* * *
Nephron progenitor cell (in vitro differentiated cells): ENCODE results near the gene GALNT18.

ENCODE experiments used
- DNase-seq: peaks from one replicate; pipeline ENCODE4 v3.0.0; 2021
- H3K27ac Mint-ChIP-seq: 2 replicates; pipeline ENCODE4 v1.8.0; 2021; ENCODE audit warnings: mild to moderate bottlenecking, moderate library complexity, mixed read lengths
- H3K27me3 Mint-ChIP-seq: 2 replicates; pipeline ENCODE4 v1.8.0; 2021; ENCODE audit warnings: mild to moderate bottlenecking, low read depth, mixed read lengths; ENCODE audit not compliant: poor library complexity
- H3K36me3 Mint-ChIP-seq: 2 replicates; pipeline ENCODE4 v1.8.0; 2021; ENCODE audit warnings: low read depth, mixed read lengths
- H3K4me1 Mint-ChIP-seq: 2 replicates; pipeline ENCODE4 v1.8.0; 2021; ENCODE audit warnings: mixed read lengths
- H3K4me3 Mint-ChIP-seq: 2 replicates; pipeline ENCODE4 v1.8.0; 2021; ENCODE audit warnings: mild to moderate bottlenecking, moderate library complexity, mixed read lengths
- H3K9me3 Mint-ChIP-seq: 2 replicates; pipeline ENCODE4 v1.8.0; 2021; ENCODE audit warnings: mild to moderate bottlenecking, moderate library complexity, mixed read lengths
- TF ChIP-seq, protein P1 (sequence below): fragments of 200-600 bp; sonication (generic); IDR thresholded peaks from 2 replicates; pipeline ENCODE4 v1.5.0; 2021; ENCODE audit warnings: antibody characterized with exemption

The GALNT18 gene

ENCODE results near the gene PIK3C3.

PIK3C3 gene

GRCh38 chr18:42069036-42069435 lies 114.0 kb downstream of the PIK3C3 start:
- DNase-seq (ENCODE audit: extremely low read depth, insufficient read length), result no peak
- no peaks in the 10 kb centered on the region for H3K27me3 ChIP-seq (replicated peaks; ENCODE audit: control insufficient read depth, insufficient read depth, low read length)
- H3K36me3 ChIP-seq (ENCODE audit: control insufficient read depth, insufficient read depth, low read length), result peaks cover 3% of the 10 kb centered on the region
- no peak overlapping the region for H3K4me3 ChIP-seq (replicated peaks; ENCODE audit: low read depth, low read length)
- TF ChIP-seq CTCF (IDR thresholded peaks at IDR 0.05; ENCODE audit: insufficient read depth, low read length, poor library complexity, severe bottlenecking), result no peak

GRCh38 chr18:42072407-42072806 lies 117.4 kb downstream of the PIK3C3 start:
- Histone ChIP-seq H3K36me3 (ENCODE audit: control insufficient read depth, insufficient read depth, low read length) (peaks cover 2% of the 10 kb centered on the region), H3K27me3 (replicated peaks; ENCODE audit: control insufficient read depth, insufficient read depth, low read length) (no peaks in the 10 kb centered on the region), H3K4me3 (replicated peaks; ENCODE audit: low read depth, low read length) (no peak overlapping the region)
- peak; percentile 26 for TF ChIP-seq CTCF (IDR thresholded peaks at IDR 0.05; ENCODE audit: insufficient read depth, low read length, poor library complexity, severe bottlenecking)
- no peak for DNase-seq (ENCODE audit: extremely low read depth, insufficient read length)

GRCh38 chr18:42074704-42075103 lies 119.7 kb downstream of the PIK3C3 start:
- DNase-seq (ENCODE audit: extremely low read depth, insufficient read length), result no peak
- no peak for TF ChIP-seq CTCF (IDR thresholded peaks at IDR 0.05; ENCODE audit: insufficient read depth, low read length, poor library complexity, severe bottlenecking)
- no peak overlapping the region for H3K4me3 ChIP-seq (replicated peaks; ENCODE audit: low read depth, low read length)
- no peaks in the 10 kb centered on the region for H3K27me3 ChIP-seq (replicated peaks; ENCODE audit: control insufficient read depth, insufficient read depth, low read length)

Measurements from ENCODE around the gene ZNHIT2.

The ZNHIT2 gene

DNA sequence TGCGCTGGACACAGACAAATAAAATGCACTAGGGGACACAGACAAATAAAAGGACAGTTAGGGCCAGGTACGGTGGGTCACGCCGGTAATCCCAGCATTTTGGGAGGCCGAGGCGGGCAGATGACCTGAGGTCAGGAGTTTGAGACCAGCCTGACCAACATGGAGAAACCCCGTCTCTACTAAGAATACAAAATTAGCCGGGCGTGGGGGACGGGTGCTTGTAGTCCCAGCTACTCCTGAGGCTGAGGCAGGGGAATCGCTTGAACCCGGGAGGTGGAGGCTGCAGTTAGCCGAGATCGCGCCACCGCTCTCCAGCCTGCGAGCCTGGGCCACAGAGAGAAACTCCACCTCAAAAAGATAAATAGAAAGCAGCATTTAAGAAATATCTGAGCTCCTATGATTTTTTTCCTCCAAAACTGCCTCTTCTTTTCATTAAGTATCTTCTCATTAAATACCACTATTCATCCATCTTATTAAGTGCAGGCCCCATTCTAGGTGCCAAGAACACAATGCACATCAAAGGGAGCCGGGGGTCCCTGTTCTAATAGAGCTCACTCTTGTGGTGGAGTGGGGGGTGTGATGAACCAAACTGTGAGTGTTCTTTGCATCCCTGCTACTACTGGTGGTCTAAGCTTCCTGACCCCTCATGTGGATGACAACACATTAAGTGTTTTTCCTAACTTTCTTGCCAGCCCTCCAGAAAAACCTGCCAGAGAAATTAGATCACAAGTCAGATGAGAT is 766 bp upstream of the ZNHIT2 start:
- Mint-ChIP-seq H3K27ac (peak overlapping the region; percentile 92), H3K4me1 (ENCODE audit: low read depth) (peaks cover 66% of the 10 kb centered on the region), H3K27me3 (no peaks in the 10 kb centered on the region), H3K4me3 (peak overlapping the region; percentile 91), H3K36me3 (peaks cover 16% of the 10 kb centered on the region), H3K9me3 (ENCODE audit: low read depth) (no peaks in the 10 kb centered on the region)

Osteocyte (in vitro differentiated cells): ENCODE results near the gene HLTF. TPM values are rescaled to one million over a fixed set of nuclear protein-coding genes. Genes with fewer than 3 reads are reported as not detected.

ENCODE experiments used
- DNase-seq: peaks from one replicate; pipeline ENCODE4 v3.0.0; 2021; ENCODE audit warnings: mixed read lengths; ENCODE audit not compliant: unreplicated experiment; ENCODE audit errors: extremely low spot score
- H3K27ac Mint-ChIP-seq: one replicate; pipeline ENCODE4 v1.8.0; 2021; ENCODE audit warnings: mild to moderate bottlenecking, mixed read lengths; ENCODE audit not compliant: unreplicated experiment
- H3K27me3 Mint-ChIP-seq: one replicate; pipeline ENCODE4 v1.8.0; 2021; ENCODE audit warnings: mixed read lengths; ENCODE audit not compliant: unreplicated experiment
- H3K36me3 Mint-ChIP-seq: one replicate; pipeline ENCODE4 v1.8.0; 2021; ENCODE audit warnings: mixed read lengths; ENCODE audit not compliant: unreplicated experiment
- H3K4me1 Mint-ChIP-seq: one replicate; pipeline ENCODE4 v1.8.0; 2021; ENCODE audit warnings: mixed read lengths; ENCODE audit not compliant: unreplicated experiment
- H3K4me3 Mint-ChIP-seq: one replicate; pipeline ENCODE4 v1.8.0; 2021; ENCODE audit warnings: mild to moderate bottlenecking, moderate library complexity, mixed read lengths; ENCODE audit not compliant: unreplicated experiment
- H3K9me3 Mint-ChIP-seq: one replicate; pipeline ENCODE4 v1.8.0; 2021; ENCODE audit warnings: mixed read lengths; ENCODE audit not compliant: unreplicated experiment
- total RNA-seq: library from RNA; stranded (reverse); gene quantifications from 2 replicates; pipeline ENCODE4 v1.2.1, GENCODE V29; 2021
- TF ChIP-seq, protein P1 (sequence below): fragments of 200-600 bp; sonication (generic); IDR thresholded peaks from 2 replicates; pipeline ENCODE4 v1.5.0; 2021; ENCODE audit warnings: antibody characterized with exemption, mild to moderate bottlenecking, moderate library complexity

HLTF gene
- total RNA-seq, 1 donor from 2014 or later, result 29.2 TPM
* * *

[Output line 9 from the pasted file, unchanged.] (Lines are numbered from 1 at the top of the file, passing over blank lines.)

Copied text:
- H3K9me3 Mint-ChIP-seq: 2 replicates; pipeline ENCODE4 v1.8.0; 2021; ENCODE audit warnings: mild to moderate bottlenecking, moderate library complexity, mixed read lengths